Learning in 2145


By adubuquoy@image7.fr July 12, 2023

My brother and I like Alex Beard very much! And especially the way he looks at education as “work in progress”, his humility and sense of humor when he makes us think about the future of learning.

His last tryptic – a radio series on knowing, teaching and learning – won’t defraud Alex’s fans. Alex is a former teacher, a recognized specialist. But on top of it, he is a believer! He believes in meeting people, talking to them, He believes in the art of conversation. He is not the first one. Back in the fourth century Saint Augustine defined education as “a process of posing problems and seeking answers through conversation”. No doubt Alex will refuse such legacy but any way…

What will happen in 2145? Learners of all age will come together and help one another. A more solidarian and intergenerational education with a mix of AI will enable us to know, love and care each other better. His optimistic and rigorous investigation is released in times of COVID-19 where we need more than ever reasons for hope.

I met Alex for the first time in Sevilla (Spain) where he presented an article on the future of education. He compared education to bricolage and made me thought about the role of technology in our future education system.In the words of Seymour Papert, “bricolage is a way to learn and solve problems by trying, testing, playing around”.

Alex works at Teach for All and knows better than anyone that teachers are used to “working at a height above the ground” and look like high wire artists walking a tightrope in their attempt to catch their students’ attention. They set up their scaffolds in the classrooms for an academic year, just the time they are given to fix or improve education. Scaffolding is not only another word for teaching. It is also a way of teaching, Psychologist and social constructivist, Lev Vygotsky, refers to  scaffolding as  designing activities that support the students as they are led through the “zone of proximal development” (ZPD).  A learner can finalize the acquisition of a given skill through interaction with a teacher or a skilled peer.

Listening to Alex piece on Teaching, I was wondering: are teachers ready to take risks to change their practices and innovate in the classroom? Intuition often says no and research evidences seem to confirm that individuals choosing to teach are significantly more risk averse. A lot has been written about teachers’ motivation. How can we envisage teachers’ role in and outside the classroom to “develop love of learning”?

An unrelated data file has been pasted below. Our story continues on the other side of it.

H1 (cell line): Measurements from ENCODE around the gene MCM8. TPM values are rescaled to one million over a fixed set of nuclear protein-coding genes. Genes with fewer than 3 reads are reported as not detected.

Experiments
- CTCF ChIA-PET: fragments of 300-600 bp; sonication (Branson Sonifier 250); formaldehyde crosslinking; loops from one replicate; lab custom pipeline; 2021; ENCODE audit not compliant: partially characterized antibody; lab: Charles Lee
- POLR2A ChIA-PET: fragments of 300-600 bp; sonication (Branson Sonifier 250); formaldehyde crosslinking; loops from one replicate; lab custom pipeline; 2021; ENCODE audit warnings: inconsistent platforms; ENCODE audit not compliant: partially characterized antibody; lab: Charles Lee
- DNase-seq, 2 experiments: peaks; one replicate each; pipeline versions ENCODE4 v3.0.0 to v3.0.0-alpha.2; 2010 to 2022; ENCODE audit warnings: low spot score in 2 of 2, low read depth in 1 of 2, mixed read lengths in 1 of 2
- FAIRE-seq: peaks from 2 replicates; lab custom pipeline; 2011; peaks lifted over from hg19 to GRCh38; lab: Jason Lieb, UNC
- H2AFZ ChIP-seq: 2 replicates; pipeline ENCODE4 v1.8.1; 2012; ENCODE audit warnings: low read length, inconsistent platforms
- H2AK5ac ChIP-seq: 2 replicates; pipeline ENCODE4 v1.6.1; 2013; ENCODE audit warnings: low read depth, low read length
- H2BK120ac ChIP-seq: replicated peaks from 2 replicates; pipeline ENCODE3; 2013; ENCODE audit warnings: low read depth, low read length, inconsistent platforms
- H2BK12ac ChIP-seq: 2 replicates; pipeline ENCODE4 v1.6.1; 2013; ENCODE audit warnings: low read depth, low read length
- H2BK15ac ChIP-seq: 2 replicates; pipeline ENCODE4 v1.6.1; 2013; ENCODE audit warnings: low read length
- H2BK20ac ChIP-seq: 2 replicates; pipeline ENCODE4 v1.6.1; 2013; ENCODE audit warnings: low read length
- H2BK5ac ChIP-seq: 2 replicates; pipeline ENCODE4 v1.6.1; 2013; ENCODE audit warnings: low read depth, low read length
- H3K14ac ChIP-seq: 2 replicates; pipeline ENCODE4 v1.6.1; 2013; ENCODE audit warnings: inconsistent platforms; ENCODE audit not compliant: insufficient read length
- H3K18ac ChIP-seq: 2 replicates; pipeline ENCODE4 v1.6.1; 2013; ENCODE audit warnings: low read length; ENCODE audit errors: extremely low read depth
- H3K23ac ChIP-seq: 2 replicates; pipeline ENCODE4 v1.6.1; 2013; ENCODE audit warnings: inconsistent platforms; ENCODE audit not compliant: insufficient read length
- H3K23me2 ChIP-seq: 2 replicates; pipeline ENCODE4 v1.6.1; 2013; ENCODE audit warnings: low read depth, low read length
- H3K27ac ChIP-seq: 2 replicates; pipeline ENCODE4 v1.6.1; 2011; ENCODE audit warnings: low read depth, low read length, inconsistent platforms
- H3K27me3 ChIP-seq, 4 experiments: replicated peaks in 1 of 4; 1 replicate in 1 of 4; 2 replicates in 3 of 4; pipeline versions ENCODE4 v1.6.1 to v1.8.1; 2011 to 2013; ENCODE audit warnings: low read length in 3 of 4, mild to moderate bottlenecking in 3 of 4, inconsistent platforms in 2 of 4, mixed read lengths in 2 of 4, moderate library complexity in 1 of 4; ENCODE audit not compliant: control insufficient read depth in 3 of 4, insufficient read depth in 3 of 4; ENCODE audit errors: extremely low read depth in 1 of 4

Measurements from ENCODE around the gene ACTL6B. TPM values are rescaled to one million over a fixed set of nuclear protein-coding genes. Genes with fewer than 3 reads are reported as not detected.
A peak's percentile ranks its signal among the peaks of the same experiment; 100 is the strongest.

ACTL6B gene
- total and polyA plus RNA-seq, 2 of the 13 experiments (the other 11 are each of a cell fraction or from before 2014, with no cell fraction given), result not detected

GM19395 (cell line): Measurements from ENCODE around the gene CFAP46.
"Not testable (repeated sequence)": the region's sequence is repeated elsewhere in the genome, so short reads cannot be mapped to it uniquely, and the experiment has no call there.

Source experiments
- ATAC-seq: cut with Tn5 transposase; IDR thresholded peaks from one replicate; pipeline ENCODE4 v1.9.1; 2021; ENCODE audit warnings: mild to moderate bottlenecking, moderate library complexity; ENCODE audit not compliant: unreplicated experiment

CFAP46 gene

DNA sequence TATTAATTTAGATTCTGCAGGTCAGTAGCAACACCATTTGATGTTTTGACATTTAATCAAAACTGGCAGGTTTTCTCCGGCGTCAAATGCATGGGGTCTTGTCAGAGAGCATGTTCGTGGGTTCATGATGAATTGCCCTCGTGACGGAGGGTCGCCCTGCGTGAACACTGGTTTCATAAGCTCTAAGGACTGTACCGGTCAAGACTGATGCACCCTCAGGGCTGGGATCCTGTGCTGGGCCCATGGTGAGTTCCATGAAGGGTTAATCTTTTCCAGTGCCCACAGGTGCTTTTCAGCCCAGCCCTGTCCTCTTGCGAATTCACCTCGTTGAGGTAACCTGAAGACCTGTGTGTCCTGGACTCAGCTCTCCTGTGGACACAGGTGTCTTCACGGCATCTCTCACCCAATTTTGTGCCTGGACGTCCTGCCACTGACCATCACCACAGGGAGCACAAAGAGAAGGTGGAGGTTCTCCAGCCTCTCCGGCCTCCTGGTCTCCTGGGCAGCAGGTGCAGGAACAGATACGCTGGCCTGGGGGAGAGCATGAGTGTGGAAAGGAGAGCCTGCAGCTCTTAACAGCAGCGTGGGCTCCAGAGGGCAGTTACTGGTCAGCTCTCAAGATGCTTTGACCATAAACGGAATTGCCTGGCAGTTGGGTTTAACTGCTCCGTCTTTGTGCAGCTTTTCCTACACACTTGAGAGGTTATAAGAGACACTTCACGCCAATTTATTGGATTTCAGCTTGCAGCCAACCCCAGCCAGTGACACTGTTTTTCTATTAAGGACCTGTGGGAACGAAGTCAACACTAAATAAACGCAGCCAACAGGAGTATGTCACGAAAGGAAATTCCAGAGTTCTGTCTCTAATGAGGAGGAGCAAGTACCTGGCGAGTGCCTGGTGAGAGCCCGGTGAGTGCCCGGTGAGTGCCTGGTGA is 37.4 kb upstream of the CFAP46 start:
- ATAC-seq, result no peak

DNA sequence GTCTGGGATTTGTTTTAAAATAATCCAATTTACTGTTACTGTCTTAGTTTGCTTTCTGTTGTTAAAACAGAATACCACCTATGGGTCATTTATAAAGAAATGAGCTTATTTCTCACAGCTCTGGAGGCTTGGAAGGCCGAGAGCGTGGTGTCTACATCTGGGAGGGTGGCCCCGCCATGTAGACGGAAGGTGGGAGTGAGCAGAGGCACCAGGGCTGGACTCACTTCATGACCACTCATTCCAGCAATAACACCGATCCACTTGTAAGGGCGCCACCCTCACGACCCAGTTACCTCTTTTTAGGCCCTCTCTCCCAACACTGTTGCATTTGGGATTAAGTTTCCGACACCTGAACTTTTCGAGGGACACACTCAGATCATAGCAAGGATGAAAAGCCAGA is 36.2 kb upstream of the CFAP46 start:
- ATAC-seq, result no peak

While listening to the piece on Learning where Alex designs a continuous learning space and time, I remembered the painter Barnett Newmann who wrote once that “only time can be felt in private. Space is common property. Only time is personal, a private experience”. I believe the same can be said for learning space – a common property where learners meet and experience together – and learning time – where each learner lives a private and intimate experience.

Alex Beard makes us think extensively about education changes taking place with climate change. Even if we rightly believe that education is part of the answer on climate change, we may question the efficiency of teaching in this matter. Ivan Illich criticized the “illusion on which the school system rests (assuming) that most learning is the result of teaching”. For him, “most learning happens casually”. Margaret Mead argued that fighting back the dangers facing our planet should begin by understanding “the immense and long-term consequences of what appear to be small immediate choices”. Is it the responsibility of schools and teachers? Protecting nature can’t be reduced to an educative challenge. French anthropologist Claude Levi-Strauss, once argued that “protecting nature is a right of the environment in regard to man”. Enforcing this right is maybe first a matter for lawyers and not for teachers.